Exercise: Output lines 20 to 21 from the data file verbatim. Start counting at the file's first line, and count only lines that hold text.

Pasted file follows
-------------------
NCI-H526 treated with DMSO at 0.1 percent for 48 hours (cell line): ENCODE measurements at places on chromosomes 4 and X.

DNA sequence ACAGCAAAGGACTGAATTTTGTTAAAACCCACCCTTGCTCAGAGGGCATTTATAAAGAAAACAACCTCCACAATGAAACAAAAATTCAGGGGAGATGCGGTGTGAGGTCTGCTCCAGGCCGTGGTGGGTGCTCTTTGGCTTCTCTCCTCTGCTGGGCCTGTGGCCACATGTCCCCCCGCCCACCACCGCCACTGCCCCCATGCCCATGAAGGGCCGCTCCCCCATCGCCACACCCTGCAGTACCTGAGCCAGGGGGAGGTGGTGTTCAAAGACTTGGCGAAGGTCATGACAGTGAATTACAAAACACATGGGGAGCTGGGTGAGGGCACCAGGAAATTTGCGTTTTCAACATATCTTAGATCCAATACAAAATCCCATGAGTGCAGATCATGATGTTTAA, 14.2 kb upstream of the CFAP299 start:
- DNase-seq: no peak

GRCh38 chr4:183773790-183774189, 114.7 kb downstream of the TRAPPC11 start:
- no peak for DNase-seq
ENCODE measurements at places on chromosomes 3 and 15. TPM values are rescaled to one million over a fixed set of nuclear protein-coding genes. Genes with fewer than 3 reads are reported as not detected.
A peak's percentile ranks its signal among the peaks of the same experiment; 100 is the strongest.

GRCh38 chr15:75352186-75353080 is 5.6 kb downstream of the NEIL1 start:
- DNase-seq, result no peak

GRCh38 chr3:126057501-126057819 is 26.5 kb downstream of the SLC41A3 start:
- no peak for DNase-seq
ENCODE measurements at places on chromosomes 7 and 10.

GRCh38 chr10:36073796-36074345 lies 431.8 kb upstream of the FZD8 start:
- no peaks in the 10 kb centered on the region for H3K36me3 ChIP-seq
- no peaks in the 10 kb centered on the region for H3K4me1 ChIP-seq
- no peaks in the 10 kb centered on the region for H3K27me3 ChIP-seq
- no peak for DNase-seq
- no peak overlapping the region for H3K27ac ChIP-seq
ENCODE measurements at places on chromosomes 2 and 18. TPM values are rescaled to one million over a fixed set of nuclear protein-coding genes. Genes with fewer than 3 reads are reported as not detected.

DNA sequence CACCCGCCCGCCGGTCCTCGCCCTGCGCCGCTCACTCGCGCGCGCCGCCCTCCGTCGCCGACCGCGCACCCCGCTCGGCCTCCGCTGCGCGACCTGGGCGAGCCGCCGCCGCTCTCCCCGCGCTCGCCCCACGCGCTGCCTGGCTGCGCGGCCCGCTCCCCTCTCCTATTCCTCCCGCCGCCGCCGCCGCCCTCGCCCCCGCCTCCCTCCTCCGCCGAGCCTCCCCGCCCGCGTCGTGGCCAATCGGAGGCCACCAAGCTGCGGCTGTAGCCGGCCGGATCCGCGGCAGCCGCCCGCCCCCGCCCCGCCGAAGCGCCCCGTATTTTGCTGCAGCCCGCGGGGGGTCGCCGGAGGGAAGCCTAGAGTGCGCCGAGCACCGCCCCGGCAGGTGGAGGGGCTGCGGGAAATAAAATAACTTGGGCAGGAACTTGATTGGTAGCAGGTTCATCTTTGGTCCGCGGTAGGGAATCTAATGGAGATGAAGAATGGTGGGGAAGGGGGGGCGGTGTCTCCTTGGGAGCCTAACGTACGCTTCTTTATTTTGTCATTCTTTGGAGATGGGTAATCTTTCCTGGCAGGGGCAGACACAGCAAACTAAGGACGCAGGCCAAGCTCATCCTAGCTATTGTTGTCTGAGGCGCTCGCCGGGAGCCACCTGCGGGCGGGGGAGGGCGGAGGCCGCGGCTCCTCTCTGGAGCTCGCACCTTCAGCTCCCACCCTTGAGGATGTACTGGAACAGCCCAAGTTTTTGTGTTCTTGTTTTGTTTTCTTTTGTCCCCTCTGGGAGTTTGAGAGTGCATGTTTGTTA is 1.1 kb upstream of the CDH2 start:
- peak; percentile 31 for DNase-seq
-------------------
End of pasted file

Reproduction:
DNA sequence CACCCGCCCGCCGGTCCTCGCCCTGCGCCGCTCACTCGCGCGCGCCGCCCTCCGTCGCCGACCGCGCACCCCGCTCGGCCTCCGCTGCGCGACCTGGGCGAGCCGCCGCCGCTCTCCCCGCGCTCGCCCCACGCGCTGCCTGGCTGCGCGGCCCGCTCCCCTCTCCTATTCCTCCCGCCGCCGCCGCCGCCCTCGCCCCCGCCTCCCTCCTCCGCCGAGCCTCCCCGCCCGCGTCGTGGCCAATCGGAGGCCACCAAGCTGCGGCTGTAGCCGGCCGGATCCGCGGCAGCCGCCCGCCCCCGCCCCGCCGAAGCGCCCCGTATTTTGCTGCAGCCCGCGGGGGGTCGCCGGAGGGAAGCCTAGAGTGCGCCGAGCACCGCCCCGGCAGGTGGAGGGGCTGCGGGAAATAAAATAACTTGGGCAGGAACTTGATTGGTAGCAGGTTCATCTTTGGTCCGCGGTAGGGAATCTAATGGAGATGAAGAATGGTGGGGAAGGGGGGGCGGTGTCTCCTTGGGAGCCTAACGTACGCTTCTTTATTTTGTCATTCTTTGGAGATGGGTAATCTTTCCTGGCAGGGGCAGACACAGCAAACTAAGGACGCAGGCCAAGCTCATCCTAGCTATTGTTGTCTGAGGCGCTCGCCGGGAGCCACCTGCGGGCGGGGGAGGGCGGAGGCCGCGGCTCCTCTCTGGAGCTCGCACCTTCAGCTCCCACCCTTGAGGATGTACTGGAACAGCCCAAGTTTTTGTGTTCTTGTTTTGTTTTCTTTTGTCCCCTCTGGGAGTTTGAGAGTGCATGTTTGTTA is 1.1 kb upstream of the CDH2 start:
- peak; percentile 31 for DNase-seq